MIT Tether For Walking On Asteroids
MIT researchers have devised a tether to help astronauts walk across small asteroids on future missions. The tether system (a "circumferential rope") would wrap all the way around the asteroid. This really adds a new dimension to the term "asteroid belt." MIT website wallahs dub it an "asterope.*"
(Asterope MIT asteroid tether system with circumferential rope diagram)
The MIT researchers, Christopher Carr and Ian Garrick-Bethell, anticipate that astronauts will find it difficult to work on the surface of an asteroid, due to the extremely low gravity. An asteroid one kilometer in diameter would have a surface gravity just 1/28000th that of the Earth; an astronaut could literally jump right off the asteroid and not come back down.
Once tethered, however, astronauts could walk across the surface in a more normal manner, and perform physical chores like digging a small hole or pulling objects from the surface more easily.
The idea of wrapping a tether all the way around an asteroid may seem like an extreme solution. However, the loose composition of asteroids could make other strategies, like drilling or attaching a permanent "bolt" or other hardware to the surface, impossible to implement.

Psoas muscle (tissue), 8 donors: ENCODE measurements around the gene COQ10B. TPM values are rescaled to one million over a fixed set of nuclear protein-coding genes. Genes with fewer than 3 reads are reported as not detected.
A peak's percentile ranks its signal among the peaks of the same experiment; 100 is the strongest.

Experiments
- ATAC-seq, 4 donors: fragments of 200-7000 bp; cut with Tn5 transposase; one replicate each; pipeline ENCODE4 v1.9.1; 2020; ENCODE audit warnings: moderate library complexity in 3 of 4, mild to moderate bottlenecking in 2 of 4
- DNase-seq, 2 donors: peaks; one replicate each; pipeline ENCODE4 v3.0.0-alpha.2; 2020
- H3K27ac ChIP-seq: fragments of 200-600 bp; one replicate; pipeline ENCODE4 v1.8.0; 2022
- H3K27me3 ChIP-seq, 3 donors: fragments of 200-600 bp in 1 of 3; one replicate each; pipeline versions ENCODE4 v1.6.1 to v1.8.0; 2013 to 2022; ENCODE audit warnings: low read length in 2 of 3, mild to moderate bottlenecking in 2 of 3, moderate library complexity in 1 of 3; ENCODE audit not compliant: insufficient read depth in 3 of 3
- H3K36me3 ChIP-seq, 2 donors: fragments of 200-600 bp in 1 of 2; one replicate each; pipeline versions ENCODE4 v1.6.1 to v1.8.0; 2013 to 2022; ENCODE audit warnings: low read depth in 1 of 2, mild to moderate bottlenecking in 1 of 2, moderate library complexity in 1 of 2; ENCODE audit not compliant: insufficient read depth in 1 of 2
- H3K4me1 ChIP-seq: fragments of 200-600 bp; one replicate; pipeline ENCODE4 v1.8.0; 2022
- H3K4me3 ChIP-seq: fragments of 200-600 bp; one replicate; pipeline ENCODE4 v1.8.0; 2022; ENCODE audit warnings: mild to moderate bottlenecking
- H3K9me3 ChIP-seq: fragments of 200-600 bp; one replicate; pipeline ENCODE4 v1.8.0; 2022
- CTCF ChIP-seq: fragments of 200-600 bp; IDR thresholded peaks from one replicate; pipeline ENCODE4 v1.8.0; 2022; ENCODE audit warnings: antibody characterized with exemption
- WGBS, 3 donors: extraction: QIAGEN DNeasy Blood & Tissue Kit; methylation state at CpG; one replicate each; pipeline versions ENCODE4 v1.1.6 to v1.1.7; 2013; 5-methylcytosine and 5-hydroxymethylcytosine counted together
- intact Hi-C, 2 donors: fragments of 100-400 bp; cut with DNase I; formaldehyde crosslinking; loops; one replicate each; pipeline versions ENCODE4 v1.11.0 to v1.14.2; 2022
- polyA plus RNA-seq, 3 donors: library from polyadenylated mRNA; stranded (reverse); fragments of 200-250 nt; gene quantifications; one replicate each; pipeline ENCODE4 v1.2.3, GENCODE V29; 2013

The ropes are ideally ribbon shaped, with
enough width so that when tightened their force per
unit area on the surface does not cause them to cut too
deeply into the regolith.
There has been an increase in interest in asteroid science and exploration in the last few years; the Dawn mission will try to fly to Vesta and Ceres, the largest rocks in the solar system. NASA is also studying a manned mission to a Near Earth Object and even the possibility of using an asteroid as a radiation shield. Moving asteroids that will come too close to Earth has also been discussed. A circumferential tether could come in handy in the near future.
Carr and Garrick-Bethell are publishing their work in an upcoming issue of the journal Acta Astronautica.
Via MIT; also, take a look at the paper (Working and walking on small asteroids with circumferential ropes) and find out more about asteroids.
* The only evidence that I can find for the "asterope" name is the filename for the graphic that depicts the tether system on the MIT site. But I like it! [One of the paper's authors, Ian Garrick-Bethell, writing to me in an email, says he doesn't know where the name "asterope" comes from.]
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